"We are afraid our population will stop growing in 10 to 15 years," said a Council of Economic Planning and Development (CEPD) specialist in Taiwan.
Quoting Ministry of the Interior statistics, the CEPD official said Taiwan's birth rate dropped to an all-time 0.91 per cent low last year. Only 65,400 babies were born in Taiwan in the first four months of this year.
Given these statistics, Taiwan will have a zero population growth somewhere between 2016 and 2021. "Then," the CEPD expert said, "the population is going to shrink."
According to the previous study, zero population growth was expected in 2022. That rate has come down to 0.91 per cent, the CEPD official said. "So the zero growth will be seen in 2016 at the earliest," he added, six years earlier than previously predicted.
He attributed the drop in the birth rate to the growing reluctance to have children or large families, the expense of educating children was cited as a factor. Bringing children up and putting them through college costs between NT$4.5 million and NT$6,4 million per head [US$140,000 - 200,000].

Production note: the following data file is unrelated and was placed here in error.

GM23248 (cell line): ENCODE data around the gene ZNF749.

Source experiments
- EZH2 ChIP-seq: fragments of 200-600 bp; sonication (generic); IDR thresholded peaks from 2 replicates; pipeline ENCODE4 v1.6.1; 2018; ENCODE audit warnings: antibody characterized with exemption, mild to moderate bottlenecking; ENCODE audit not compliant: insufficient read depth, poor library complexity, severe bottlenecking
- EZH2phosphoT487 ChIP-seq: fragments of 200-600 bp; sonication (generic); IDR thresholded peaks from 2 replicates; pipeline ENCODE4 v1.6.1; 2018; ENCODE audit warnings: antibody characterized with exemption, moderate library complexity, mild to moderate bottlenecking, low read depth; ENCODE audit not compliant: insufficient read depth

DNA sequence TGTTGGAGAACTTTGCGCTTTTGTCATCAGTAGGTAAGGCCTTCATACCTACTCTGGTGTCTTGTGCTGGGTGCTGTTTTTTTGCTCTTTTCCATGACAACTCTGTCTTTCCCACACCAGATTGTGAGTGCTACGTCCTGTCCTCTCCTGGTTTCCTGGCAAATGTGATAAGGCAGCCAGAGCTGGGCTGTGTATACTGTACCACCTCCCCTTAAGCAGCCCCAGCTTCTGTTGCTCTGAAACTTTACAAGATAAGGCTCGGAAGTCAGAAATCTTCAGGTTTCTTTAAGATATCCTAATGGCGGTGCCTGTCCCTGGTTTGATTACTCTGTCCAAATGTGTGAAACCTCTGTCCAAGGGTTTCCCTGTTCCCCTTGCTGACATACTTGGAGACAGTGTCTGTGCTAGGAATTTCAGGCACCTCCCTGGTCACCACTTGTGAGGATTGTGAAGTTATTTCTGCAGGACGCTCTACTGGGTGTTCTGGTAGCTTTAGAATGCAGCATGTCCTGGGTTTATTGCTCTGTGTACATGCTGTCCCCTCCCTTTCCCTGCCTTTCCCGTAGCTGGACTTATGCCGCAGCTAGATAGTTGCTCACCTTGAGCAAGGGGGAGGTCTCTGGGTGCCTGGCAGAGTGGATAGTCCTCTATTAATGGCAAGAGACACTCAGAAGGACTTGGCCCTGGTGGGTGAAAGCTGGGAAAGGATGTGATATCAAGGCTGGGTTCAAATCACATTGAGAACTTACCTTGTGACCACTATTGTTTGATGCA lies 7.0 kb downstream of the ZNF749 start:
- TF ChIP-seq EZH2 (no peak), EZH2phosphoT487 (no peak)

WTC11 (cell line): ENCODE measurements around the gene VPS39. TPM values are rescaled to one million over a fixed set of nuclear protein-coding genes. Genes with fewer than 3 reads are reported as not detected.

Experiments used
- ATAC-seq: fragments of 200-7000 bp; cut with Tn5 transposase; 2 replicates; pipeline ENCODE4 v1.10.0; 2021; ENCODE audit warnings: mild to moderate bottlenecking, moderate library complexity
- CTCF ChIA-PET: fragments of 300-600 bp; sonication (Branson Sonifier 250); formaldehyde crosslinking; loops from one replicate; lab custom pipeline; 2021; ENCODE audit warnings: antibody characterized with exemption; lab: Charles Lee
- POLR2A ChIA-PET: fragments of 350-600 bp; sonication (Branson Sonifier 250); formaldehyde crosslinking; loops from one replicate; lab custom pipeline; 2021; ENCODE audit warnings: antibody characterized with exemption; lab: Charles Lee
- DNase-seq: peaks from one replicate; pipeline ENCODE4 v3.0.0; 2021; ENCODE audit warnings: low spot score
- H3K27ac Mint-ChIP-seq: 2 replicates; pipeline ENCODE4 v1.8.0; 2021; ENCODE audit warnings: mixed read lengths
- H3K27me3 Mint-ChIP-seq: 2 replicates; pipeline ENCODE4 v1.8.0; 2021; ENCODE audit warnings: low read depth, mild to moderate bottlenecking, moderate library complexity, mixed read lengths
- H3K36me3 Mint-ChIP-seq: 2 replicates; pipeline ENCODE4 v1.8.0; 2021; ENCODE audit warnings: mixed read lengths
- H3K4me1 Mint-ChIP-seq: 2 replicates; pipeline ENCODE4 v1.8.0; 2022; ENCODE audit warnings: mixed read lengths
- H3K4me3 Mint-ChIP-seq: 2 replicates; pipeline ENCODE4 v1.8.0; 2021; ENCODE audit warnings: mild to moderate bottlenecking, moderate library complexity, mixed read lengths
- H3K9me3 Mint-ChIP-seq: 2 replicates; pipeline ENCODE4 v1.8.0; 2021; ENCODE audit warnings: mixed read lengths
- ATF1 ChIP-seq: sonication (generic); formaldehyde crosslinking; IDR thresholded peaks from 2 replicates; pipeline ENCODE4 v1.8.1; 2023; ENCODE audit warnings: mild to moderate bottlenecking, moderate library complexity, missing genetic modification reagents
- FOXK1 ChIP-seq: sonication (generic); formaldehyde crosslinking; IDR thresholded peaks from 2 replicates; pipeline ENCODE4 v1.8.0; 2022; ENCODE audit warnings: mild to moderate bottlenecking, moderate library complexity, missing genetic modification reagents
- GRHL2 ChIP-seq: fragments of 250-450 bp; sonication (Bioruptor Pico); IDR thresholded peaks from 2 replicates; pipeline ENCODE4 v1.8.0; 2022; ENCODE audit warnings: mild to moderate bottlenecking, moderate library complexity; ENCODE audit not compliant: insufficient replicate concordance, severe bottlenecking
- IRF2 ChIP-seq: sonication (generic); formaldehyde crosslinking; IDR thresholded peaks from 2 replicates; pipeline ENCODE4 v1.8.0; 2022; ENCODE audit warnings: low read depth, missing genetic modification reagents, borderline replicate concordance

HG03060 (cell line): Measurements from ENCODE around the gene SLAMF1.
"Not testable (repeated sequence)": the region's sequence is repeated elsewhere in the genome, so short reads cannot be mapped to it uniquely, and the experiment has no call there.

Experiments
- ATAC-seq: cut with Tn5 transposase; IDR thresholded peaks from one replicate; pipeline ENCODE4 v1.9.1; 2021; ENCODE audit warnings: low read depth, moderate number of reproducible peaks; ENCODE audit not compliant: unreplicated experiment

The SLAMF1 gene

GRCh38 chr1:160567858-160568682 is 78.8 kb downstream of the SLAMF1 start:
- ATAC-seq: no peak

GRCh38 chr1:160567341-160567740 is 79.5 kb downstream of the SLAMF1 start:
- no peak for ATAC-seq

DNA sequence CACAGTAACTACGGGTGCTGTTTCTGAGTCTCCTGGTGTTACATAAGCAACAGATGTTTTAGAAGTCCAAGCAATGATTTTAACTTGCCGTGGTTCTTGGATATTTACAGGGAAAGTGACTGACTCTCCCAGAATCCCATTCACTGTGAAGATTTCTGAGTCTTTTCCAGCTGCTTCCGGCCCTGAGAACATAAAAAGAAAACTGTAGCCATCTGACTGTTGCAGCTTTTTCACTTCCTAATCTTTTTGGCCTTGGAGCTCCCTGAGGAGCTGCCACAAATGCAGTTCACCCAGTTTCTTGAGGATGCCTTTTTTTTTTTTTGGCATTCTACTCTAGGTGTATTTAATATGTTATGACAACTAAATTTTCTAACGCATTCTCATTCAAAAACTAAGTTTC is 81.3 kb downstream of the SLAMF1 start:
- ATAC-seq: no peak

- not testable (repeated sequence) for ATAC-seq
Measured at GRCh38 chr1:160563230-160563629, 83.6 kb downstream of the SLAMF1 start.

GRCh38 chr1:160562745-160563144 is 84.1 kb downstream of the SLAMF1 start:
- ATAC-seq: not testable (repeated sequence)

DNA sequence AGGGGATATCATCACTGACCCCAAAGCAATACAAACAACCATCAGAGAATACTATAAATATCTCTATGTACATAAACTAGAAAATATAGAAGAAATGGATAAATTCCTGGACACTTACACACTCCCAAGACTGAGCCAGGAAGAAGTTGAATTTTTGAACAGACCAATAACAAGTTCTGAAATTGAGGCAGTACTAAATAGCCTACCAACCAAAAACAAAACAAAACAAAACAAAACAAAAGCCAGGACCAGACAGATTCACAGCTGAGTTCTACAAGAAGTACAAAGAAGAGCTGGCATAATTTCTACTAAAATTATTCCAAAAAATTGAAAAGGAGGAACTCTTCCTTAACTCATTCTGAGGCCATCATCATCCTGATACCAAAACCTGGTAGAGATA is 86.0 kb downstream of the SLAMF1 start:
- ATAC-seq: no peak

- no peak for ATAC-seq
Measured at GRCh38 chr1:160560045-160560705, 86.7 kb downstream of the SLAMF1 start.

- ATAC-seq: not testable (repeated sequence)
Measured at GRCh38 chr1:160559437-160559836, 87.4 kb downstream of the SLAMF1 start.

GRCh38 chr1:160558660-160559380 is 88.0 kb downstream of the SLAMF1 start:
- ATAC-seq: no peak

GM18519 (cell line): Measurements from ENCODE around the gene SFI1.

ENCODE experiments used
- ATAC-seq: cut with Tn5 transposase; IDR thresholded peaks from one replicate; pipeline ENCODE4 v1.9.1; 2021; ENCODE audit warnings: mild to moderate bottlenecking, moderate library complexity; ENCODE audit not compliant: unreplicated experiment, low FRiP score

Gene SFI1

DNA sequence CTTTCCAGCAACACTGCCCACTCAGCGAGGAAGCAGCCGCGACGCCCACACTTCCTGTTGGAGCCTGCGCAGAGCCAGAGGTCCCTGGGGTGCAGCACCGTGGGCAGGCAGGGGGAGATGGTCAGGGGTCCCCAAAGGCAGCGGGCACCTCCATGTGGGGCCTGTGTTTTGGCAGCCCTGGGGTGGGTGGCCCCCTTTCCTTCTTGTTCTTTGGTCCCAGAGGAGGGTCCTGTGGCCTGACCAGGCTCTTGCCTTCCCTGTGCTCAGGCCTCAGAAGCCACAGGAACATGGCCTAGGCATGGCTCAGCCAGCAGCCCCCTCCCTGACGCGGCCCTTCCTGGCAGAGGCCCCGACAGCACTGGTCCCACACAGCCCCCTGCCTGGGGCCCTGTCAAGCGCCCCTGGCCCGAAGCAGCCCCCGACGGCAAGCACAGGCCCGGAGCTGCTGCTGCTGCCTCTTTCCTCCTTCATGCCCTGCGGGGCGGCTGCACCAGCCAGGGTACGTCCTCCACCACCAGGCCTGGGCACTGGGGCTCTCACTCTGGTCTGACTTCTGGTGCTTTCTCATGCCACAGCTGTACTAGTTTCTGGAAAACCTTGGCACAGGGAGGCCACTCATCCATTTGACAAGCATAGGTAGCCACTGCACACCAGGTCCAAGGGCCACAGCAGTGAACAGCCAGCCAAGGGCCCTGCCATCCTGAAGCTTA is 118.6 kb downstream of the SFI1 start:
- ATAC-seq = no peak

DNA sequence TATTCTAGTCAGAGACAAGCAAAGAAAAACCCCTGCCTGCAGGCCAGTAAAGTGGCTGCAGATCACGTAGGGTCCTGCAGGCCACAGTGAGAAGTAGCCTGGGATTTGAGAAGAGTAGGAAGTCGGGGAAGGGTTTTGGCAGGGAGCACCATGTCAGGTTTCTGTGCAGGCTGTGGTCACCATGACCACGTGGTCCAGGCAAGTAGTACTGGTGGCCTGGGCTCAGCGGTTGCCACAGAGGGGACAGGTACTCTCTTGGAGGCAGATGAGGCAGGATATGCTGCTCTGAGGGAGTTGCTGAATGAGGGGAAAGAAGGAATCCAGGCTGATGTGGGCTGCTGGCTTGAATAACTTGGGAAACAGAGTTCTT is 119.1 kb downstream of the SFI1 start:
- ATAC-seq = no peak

Those parents who already have one child don't want any more. A third child is a rarity or an exception. Statistics indicate that one out of every five married women has undergone abortion. All this accelerates the aging of the population.
At present, people aged 65 or older account for nearly 10 per cent of the entire population.
In 20 years, or by 2026, Taiwan will catch up with Japan in the elderly-to-population ratio In Japan, one out of every five people was an elderly citizen last year.
The greying of the population does not only entail large government spending for medical care but will also change the social structure. Schools have to be reduced in number, and there is going to be a drastic change in the market catering to the old and the very young.
Source: China Post reported in Push Journal 5th June,2006
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